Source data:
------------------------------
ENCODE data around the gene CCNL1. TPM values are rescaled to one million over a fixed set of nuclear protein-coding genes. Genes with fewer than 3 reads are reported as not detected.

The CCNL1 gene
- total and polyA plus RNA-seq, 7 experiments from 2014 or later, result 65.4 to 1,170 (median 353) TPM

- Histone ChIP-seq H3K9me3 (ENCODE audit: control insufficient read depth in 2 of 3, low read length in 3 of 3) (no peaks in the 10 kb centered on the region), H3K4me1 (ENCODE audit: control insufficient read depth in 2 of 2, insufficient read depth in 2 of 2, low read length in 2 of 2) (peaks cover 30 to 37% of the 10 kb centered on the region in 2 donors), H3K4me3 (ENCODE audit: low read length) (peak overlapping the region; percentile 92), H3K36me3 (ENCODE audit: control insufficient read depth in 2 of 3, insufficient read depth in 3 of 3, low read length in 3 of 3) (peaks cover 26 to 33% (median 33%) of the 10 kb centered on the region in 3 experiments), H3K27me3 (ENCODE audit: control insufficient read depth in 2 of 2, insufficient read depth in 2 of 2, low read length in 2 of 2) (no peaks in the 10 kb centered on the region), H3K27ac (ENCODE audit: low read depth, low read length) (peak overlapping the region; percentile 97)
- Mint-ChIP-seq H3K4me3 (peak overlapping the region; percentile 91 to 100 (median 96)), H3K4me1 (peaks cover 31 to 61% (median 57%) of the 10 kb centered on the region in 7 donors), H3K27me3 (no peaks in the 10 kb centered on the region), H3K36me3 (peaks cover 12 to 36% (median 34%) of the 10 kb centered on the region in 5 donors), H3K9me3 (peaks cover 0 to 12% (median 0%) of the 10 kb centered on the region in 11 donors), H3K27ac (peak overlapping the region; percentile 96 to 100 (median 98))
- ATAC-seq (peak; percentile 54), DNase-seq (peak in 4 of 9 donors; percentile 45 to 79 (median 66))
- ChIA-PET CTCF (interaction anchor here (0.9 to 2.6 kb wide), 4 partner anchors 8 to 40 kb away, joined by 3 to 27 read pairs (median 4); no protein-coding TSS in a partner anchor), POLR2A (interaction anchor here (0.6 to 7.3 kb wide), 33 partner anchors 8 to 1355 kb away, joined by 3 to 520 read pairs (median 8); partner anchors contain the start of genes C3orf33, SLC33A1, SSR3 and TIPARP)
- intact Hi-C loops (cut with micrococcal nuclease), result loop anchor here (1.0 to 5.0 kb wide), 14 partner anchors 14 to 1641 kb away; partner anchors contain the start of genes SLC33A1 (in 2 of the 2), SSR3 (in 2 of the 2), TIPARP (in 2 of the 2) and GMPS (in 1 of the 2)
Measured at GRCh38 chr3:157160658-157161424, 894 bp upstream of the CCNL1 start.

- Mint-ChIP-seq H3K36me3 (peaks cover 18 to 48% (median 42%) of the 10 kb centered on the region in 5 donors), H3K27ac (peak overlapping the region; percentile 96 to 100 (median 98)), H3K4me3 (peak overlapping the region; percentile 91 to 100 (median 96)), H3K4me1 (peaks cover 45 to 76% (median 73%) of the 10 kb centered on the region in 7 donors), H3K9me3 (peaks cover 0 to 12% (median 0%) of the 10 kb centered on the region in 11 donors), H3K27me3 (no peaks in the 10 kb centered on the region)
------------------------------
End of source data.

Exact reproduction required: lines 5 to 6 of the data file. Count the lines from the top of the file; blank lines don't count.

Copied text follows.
- Mint-ChIP-seq H3K4me3 (peak overlapping the region; percentile 91 to 100 (median 96)), H3K4me1 (peaks cover 31 to 61% (median 57%) of the 10 kb centered on the region in 7 donors), H3K27me3 (no peaks in the 10 kb centered on the region), H3K36me3 (peaks cover 12 to 36% (median 34%) of the 10 kb centered on the region in 5 donors), H3K9me3 (peaks cover 0 to 12% (median 0%) of the 10 kb centered on the region in 11 donors), H3K27ac (peak overlapping the region; percentile 96 to 100 (median 98))
- ATAC-seq (peak; percentile 54), DNase-seq (peak in 4 of 9 donors; percentile 45 to 79 (median 66))